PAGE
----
The "Ladder Problem" is a classic exercise in calculus.

A ladder with length 5 units leans against a wall (represented by the vertical axis below.) The bottom of the ladder slides across the floor while the top of the ladder slides along the wall.

At what rate does the point B move ? and what rate does the point C move ? Does this rate depend on the relative distances of the points from A?

To answer the question, we can let x equal the distance from point A to C in the diagram below.
And let y equal the distance from point A to B. Then by the Pythagorean theorem, x^2 + y^2 = 5^2.
Using implicit differentiation, with respect to t, we find dy/dt = -(x/y)(dx/dt).
What this means is the following (assuming dx/dt is constant):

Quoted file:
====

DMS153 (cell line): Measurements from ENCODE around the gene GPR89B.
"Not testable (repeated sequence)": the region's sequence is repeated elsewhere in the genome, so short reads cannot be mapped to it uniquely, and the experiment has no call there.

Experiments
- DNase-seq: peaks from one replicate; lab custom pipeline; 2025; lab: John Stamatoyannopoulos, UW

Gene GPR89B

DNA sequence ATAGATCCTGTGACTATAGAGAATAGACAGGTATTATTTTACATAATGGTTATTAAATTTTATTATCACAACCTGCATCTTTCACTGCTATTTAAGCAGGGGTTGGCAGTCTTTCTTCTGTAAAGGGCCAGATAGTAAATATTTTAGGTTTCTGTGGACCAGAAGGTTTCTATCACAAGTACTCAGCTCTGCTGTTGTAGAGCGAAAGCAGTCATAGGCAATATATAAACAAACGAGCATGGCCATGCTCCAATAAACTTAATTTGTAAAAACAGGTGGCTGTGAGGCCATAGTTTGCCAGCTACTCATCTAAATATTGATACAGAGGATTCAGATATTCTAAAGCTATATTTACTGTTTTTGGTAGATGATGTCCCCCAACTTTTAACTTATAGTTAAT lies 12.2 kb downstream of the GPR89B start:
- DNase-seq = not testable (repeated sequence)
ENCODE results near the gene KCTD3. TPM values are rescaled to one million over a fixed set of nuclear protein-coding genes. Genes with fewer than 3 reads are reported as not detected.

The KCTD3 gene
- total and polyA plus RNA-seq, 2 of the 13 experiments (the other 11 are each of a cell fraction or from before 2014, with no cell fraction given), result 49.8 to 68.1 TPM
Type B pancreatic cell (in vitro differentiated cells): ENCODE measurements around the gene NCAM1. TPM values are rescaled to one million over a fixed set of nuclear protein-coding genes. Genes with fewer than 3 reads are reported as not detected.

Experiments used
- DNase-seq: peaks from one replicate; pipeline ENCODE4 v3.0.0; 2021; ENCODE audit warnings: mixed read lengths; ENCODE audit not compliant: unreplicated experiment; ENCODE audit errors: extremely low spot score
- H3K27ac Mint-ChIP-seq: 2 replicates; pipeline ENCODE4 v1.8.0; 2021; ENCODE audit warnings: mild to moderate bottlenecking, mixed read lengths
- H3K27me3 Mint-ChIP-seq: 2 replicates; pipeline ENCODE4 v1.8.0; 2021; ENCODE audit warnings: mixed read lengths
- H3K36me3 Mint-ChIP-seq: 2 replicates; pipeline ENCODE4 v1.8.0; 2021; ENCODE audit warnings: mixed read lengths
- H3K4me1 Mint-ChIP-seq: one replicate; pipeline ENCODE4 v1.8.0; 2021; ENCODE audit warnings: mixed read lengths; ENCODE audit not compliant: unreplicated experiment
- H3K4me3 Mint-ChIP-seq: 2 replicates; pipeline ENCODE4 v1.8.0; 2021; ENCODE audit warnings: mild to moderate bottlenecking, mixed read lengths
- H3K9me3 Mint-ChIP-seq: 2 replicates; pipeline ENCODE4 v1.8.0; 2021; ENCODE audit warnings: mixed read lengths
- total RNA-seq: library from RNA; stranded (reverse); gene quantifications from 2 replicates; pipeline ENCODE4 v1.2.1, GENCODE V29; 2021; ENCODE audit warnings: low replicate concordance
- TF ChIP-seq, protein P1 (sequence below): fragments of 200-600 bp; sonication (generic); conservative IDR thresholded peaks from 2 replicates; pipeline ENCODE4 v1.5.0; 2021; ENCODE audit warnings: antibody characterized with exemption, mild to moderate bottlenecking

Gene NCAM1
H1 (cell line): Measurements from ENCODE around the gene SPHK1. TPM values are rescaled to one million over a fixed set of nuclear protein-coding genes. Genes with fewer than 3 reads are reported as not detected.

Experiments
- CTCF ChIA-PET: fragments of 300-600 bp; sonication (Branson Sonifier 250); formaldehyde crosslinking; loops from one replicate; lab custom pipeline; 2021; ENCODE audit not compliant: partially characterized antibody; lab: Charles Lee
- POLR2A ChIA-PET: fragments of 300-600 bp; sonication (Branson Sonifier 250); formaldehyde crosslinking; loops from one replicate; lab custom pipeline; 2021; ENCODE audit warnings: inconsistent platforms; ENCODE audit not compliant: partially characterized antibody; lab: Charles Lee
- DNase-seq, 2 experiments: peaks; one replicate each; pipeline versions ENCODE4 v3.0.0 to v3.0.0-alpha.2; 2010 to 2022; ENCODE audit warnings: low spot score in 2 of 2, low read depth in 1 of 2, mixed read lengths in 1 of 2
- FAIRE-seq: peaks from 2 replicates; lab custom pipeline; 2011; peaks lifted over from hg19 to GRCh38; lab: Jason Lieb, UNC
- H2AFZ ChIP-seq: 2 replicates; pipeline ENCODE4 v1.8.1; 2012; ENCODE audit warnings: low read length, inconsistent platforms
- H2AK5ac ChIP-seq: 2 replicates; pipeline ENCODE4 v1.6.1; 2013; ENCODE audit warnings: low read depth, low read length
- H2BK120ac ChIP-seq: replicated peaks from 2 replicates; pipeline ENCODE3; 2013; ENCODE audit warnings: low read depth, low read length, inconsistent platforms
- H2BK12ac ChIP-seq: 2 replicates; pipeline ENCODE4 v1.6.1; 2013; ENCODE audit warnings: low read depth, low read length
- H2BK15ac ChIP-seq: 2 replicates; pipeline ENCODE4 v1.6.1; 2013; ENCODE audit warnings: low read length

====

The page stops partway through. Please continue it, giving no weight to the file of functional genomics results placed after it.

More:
- when y decreases, the change in y with respect to time is increasing (you can see B move faster when it gets lower.)
- when x decreases, the change in y with respect to time is decreasing also (B slows when C approaches A.)

Try moving point C below to develop an intuitive sense of the problem.

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The Ladder Problem


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